Tag Archives: social infertility

A Somewhat Different Insurance Issue

I’ve written in the past (before the long hiatus–can I start saying “BH”?) about issues around ART and insurance.   There are a lot of tough questions around this.   ART is expensive.   It is health care.   Is it/should it be covered by insurance?   Does the need for ART have to arise from medical infertility rather than social infertility?

(These are tricky questions/categories.   A lesbian couple where at least one woman has fully functioning reproductive systems is sometimes said to be socially rather than medically infertile. But how is this different from a woman  with a fully functioning reproductive system who is partnered with a man who cannot produce sperm?  She is also socially infertile, I think?)

Anyway, I’m not going to review all that here.    I am sure these issues will arise again and I will discuss them as needed.  You can always dig around in the older entries, too.  (This reminds me–I have not been using tags, but I think I will start to do so again.)

So to today’s thoughts, spurred by this article from the morning paper.  (There’s a slightly more detailed version here, but I can only access page one of two.)    Erin and Marianne Krupa are a married lesbian couple who live in Montclair, NJ.  (This happens to be my hometown.)   They want to have a child.   But Erin Krupa, who they decided would carry the first child, has stage 3 endometriosis.   That means she is infertile.  And here I do mean medically infertile.  She has a medical condition that prevents her from conceiving/carrying a pregnancy by ordinary means.   It has nothing to do with the health or sex/gender of her spouse.   Continue reading

Fertility/Infertility for Couples and Change Over Time

There are several lively conversations currently going on in the comments.  I’m not at all sure I can sustain all of them.  But having spent some time revisiting the post on social infertility I wanted to consolidate some of the thoughts I’ve had and move them here.  (After a while I find it very difficult to read through the comments.  It just gets to be too many indents, etc.)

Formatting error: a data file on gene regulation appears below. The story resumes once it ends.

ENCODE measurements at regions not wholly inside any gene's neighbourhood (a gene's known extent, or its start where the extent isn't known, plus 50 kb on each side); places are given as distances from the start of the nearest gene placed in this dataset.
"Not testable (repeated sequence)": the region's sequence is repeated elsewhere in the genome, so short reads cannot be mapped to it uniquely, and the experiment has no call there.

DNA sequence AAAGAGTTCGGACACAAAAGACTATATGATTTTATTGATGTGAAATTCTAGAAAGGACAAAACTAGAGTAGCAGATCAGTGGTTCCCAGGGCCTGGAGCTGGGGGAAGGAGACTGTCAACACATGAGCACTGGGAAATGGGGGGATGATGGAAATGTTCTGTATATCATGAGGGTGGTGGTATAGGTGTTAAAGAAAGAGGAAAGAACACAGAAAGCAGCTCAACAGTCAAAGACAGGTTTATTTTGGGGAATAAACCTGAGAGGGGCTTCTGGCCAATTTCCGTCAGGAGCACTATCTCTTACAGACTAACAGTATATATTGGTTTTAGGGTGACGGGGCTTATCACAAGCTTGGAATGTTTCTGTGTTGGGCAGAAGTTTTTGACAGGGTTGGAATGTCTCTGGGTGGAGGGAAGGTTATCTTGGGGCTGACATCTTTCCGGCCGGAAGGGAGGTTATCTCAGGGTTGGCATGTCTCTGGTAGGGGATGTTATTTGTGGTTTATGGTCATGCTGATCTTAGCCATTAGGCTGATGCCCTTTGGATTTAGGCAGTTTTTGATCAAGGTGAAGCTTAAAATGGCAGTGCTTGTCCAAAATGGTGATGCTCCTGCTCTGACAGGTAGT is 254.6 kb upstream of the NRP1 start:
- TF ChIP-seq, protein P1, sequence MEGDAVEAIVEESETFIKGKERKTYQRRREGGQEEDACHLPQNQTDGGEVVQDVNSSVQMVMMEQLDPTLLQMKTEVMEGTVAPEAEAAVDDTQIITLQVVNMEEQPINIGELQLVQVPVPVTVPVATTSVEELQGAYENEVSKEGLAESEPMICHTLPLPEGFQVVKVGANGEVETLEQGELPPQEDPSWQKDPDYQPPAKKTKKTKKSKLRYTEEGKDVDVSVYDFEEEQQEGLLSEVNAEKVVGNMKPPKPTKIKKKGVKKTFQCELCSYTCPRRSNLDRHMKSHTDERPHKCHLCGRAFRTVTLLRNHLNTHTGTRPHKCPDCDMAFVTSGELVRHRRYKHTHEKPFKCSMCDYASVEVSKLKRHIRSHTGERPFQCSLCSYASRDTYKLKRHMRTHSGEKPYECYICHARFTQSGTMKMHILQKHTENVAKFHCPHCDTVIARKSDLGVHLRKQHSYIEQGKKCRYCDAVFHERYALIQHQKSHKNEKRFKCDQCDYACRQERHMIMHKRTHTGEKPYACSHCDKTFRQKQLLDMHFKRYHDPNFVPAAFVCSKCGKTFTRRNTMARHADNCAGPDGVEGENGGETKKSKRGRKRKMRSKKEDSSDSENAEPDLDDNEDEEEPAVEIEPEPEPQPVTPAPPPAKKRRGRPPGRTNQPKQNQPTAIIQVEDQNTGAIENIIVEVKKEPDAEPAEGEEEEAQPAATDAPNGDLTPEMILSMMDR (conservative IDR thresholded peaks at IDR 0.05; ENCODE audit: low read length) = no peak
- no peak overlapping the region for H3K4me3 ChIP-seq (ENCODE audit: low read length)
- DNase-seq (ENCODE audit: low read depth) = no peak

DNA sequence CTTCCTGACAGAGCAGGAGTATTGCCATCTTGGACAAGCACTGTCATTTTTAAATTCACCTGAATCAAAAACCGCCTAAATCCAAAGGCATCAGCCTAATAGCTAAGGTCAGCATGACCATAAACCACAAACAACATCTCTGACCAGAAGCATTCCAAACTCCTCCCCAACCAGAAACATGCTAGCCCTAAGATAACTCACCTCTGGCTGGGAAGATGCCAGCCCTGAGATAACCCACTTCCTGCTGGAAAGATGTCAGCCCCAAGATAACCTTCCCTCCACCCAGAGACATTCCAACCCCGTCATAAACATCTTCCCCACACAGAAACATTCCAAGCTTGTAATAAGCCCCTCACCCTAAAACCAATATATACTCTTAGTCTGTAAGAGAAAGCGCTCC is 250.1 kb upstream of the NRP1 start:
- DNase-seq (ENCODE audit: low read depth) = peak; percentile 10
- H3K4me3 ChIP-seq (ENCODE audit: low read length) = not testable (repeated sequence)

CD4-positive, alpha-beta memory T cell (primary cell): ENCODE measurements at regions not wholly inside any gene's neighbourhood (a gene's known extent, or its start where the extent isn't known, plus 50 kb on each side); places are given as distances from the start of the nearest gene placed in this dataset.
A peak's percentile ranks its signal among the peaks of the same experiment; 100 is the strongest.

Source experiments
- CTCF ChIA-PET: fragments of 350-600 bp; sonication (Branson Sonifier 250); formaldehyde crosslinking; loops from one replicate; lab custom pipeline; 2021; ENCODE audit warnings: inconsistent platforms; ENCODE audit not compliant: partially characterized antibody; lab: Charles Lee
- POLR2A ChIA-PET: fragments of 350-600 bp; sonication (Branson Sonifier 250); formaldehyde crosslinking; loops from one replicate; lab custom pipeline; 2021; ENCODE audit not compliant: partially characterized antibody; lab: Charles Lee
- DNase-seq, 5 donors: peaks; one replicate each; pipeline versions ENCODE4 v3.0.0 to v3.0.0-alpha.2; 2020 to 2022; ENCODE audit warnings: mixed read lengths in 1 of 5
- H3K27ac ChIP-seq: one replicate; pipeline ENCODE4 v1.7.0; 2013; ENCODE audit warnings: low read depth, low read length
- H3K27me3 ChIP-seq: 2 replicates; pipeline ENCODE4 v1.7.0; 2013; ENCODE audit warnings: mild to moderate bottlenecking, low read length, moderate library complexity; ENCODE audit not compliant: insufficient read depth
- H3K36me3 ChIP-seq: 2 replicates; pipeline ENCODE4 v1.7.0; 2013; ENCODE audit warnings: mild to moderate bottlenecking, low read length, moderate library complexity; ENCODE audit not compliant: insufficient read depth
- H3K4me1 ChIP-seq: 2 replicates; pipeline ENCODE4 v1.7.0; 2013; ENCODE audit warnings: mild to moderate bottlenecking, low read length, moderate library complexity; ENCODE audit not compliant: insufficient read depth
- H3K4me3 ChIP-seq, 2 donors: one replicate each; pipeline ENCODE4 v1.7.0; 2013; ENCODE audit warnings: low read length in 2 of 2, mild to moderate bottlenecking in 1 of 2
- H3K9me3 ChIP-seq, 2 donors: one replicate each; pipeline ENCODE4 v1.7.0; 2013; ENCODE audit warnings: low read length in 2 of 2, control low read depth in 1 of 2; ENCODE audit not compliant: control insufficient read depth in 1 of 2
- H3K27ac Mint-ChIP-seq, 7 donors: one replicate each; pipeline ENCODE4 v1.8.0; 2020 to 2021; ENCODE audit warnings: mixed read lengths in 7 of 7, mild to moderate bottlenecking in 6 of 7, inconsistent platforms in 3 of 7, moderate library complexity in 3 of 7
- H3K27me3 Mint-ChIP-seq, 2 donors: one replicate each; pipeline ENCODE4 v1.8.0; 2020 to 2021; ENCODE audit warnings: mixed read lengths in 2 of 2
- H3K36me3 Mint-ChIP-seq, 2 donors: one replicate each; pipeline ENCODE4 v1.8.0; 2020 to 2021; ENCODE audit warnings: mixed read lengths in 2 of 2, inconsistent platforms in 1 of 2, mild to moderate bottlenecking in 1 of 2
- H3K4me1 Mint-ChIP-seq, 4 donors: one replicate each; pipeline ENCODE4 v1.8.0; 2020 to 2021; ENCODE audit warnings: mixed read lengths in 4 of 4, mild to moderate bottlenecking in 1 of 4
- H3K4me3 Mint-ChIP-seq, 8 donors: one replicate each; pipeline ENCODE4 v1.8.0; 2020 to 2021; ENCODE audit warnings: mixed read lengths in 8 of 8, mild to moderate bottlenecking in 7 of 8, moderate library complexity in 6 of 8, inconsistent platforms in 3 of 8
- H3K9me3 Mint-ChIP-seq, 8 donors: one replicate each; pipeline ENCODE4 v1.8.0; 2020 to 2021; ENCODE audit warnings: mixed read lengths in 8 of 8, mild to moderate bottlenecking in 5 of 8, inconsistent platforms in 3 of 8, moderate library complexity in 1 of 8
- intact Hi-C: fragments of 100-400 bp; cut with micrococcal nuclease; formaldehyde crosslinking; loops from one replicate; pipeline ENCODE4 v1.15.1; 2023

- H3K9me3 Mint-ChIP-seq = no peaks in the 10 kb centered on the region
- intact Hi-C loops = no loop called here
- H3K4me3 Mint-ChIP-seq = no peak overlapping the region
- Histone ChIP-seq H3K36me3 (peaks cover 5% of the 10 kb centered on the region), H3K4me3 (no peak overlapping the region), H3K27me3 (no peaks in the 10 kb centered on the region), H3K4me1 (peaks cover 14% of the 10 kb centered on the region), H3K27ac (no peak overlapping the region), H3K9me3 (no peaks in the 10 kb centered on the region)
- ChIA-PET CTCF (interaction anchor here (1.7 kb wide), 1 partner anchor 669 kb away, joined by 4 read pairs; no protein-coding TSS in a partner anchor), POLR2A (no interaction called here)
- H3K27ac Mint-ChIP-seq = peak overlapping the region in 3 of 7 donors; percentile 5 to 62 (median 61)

This particular thread of conversation started with some musings of mine about “social infertility.”   This is a term that has gained currency only fairly recently.   I would guess (though I do not know) that forty years ago it was unknown.    And I can see why the emergence of the term would be linked to the development of assisted reproductive technology as an industry/commercial enterprise.

There’s more to be said about that, no doubt, but there’s a different line I want to follow for the moment.    I want to think about infertility in couples as opposed to in individuals.   Continue reading

Back To Social Infertility

A couple posts back I put up something on “social infertility”–a phrase I had run across that struck me as interesting.   Then just as the discussion there got going, the Florida Supreme Court issued an important opinion and I got sidetracked.   Now I want to return to the social infertility discussion, but tie in something that made more apparent by the Florida case.

One thing was particularly striking to me in the discussion around social infertility.   I began with the assumption that “social infertility” was rather a disparaging term.   Those who were merely “socially” infertile could be distinguished from those who were “medically” (or perhaps “really”) infertile.    Since they weren’t “really” infertile they might be entitled to lesser concern–perhaps not covered by insurance or maybe even not able to access fertility services.

But my assumption was, if not wrong, at least debatable.   Continue reading

Do We Need To Talk About “Social Infertility?”

There’s a phrase I’ve seen a few times recently that has gotten me thinking–it’s “social infertility.”   I think it is worth spending a little time understanding what the term adds.

I think there are at least two separate questions to address–but they are so intertwined I don’t know if I can really separate them.  And one of them–the first–seems to me to be sort of messy on its own.

The first question is what “social infertility” means.  This seems to require thinking about what “infertility” means when used without the modifier.   The second question is why a distinct term like “social infertility” might be useful.  All in all this seems like a surprisingly knotty problem.   Continue reading